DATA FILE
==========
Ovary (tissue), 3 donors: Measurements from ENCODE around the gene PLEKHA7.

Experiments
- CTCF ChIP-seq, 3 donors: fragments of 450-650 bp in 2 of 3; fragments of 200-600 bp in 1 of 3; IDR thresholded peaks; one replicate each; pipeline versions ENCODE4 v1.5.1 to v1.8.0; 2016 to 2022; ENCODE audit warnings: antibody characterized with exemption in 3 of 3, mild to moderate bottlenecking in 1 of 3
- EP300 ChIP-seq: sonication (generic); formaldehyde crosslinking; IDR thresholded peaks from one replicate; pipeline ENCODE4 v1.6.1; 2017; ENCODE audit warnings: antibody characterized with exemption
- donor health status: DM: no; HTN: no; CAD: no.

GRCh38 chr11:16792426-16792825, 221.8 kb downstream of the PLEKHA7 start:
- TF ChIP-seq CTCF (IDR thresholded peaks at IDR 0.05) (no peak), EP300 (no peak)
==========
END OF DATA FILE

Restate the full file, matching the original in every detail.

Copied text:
Ovary (tissue), 3 donors: Measurements from ENCODE around the gene PLEKHA7.

Experiments
- CTCF ChIP-seq, 3 donors: fragments of 450-650 bp in 2 of 3; fragments of 200-600 bp in 1 of 3; IDR thresholded peaks; one replicate each; pipeline versions ENCODE4 v1.5.1 to v1.8.0; 2016 to 2022; ENCODE audit warnings: antibody characterized with exemption in 3 of 3, mild to moderate bottlenecking in 1 of 3
- EP300 ChIP-seq: sonication (generic); formaldehyde crosslinking; IDR thresholded peaks from one replicate; pipeline ENCODE4 v1.6.1; 2017; ENCODE audit warnings: antibody characterized with exemption
- donor health status: DM: no; HTN: no; CAD: no.

GRCh38 chr11:16792426-16792825, 221.8 kb downstream of the PLEKHA7 start:
- TF ChIP-seq CTCF (IDR thresholded peaks at IDR 0.05) (no peak), EP300 (no peak)